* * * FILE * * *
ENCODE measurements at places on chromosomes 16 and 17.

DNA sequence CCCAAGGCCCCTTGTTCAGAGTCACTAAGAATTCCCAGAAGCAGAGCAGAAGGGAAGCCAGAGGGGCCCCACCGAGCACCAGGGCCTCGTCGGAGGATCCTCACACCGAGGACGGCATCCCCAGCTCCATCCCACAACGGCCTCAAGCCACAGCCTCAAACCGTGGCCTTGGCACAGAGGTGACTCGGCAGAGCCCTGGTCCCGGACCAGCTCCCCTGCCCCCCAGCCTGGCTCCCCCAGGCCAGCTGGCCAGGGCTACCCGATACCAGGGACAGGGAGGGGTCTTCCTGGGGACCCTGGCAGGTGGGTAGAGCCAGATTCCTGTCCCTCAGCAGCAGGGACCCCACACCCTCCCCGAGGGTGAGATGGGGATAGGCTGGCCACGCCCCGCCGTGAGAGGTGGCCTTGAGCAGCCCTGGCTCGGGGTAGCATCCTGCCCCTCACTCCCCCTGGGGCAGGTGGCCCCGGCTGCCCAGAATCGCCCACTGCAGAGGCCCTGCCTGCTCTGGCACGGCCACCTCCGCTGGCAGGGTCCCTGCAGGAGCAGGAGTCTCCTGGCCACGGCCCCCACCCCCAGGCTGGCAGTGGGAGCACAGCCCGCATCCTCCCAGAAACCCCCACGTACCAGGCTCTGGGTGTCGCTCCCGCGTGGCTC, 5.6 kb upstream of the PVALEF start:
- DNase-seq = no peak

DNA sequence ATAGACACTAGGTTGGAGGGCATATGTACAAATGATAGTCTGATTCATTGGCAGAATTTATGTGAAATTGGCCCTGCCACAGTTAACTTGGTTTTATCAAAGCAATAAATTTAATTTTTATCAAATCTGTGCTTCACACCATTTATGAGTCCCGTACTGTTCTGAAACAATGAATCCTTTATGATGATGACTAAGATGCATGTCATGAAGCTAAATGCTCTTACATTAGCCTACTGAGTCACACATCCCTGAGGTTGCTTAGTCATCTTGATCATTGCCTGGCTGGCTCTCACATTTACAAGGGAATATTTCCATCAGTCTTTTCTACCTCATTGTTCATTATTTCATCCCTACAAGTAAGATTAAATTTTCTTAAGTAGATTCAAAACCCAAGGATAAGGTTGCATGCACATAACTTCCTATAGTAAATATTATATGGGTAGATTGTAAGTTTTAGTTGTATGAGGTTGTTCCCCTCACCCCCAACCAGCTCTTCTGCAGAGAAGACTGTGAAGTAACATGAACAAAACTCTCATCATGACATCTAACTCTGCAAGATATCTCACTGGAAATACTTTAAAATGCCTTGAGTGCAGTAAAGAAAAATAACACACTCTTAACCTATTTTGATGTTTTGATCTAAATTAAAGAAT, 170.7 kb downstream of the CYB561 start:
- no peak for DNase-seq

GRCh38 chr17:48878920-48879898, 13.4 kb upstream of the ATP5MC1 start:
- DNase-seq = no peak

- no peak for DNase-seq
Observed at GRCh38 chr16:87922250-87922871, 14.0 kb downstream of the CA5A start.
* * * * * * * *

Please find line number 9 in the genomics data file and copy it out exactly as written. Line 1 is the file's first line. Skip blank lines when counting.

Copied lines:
Observed at GRCh38 chr16:87922250-87922871, 14.0 kb downstream of the CA5A start.